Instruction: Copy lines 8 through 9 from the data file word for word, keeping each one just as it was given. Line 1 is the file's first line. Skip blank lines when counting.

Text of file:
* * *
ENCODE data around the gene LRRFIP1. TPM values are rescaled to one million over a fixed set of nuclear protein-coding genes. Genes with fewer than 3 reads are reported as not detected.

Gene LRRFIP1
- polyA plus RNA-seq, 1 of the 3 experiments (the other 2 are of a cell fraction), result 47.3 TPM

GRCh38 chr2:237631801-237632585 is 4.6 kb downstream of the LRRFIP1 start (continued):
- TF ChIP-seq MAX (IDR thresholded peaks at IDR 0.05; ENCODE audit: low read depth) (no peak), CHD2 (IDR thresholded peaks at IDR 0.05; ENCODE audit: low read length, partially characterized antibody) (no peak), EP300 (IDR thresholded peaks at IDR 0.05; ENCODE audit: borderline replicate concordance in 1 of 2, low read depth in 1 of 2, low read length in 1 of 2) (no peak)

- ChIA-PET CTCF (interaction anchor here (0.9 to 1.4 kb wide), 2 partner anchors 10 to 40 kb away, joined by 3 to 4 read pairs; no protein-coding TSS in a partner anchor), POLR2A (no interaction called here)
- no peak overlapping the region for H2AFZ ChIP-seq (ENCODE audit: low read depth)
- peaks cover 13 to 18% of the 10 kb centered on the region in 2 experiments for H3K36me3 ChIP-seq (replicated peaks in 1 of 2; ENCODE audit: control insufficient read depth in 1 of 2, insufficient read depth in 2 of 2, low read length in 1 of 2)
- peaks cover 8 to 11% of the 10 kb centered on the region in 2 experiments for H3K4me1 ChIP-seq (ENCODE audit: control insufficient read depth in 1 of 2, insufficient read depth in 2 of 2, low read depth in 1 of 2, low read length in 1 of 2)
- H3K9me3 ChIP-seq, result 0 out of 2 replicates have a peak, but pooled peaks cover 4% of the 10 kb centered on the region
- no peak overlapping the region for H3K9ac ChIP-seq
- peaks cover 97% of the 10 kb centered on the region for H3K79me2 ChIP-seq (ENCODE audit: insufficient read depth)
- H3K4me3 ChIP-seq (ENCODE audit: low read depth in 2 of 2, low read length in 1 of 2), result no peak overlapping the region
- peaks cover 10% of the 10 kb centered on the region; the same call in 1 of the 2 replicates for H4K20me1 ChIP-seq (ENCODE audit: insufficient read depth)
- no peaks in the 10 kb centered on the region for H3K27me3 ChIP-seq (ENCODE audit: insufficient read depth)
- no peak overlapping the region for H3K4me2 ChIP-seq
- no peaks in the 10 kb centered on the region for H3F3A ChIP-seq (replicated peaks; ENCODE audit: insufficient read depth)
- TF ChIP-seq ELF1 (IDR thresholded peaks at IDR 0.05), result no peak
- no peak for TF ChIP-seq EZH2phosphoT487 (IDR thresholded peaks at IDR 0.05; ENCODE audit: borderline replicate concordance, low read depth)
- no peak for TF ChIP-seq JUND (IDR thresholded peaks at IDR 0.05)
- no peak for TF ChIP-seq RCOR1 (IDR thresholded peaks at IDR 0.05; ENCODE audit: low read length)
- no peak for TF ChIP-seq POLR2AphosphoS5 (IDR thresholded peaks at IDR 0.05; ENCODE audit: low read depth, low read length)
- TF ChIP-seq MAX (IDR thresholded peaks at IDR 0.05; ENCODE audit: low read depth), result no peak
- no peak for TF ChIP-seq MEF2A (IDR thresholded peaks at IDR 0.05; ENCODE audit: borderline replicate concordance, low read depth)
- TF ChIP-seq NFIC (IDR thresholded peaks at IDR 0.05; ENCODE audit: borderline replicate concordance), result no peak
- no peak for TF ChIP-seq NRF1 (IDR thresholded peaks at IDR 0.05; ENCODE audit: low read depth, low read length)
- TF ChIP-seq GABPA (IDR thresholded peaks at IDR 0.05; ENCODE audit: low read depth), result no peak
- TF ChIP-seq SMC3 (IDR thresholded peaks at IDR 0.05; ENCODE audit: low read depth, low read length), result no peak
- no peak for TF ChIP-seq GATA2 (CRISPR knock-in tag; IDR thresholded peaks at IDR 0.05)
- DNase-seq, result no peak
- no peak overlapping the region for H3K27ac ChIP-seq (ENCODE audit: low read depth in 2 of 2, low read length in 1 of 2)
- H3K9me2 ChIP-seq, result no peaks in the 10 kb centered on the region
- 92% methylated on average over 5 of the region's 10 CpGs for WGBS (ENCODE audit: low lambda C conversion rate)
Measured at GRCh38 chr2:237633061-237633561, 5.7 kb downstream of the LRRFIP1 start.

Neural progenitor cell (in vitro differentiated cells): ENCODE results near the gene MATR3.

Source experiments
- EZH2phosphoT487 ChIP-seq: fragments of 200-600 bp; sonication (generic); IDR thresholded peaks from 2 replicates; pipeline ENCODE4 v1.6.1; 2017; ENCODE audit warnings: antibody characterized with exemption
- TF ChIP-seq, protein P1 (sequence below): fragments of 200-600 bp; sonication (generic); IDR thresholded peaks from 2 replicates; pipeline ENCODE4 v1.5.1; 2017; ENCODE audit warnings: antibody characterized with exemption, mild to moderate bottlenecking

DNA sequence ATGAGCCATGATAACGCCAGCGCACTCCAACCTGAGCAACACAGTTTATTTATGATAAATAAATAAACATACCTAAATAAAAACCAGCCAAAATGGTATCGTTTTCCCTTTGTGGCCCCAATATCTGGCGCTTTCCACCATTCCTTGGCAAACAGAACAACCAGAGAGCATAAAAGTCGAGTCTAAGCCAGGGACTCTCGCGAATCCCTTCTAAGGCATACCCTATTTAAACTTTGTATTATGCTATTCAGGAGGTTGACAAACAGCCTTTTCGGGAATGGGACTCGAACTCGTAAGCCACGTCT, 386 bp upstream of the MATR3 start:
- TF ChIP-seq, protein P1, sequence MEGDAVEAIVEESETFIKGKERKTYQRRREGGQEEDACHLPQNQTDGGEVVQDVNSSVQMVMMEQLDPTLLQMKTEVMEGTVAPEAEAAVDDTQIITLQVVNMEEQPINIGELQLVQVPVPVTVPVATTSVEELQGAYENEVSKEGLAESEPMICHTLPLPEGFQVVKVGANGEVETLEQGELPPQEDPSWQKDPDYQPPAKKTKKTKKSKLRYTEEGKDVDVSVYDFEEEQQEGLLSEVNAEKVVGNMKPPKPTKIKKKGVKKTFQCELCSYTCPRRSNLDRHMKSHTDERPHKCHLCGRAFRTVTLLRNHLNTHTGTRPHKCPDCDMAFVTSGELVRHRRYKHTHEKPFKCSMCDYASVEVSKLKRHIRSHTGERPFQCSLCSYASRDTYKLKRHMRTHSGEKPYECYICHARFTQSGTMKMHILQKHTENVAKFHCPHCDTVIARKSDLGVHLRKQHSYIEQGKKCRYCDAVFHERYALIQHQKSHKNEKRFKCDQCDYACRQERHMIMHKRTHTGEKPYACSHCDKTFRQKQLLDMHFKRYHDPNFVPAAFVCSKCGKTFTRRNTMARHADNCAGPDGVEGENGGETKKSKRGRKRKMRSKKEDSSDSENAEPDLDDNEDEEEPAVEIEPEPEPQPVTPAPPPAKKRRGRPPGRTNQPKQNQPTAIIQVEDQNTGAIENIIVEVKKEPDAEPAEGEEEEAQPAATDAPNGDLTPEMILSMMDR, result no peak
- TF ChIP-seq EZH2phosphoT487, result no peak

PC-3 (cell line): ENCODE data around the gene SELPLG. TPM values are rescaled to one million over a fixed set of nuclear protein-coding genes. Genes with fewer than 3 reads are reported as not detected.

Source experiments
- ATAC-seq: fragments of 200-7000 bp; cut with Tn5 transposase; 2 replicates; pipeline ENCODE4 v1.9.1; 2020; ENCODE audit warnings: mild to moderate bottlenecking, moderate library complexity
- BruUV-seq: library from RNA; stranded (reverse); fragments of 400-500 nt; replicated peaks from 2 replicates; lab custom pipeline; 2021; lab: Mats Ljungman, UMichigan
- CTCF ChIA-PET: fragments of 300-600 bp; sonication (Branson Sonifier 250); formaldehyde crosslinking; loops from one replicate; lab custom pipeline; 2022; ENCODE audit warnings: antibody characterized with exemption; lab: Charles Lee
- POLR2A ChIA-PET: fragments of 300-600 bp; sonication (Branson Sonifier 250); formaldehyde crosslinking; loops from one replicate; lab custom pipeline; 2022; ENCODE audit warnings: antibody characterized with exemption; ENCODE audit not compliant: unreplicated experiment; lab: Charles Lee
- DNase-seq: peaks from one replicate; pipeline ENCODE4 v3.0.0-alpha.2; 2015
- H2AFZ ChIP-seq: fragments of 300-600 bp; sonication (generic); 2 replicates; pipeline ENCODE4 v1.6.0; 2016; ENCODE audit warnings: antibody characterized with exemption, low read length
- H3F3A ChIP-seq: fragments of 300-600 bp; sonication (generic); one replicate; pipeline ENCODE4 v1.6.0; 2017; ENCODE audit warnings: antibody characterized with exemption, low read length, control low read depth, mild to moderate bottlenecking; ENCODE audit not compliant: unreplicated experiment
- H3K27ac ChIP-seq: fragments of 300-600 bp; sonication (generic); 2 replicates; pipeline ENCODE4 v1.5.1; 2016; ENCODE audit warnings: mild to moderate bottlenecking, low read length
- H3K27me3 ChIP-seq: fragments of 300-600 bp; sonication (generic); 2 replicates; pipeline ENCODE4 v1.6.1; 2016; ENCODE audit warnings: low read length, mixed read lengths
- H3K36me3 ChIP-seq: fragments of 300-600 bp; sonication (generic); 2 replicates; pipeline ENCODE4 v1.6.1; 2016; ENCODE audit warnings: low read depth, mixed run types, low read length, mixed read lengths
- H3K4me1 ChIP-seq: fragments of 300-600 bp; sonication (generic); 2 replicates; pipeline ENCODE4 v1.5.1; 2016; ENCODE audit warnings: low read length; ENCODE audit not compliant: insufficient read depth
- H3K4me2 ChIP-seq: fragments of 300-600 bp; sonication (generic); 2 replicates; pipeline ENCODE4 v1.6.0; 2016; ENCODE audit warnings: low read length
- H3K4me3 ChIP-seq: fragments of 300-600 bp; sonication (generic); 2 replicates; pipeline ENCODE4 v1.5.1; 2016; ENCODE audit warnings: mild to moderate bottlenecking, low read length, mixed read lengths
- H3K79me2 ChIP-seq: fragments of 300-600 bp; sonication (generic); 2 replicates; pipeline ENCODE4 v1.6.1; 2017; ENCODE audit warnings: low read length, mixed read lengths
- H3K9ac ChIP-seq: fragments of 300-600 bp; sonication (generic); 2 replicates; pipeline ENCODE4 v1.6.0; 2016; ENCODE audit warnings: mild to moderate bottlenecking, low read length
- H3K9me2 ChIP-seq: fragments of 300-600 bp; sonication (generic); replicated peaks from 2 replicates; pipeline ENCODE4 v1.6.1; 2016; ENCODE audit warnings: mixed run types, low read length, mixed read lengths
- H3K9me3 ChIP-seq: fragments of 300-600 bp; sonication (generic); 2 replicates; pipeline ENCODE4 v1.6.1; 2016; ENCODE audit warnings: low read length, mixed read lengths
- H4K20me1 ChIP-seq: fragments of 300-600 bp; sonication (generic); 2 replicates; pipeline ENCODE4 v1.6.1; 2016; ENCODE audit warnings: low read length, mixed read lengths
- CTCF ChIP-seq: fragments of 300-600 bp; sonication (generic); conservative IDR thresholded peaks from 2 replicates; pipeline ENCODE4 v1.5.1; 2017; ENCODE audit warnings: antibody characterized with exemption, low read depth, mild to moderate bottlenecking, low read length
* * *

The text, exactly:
- peaks cover 13 to 18% of the 10 kb centered on the region in 2 experiments for H3K36me3 ChIP-seq (replicated peaks in 1 of 2; ENCODE audit: control insufficient read depth in 1 of 2, insufficient read depth in 2 of 2, low read length in 1 of 2)
- peaks cover 8 to 11% of the 10 kb centered on the region in 2 experiments for H3K4me1 ChIP-seq (ENCODE audit: control insufficient read depth in 1 of 2, insufficient read depth in 2 of 2, low read depth in 1 of 2, low read length in 1 of 2)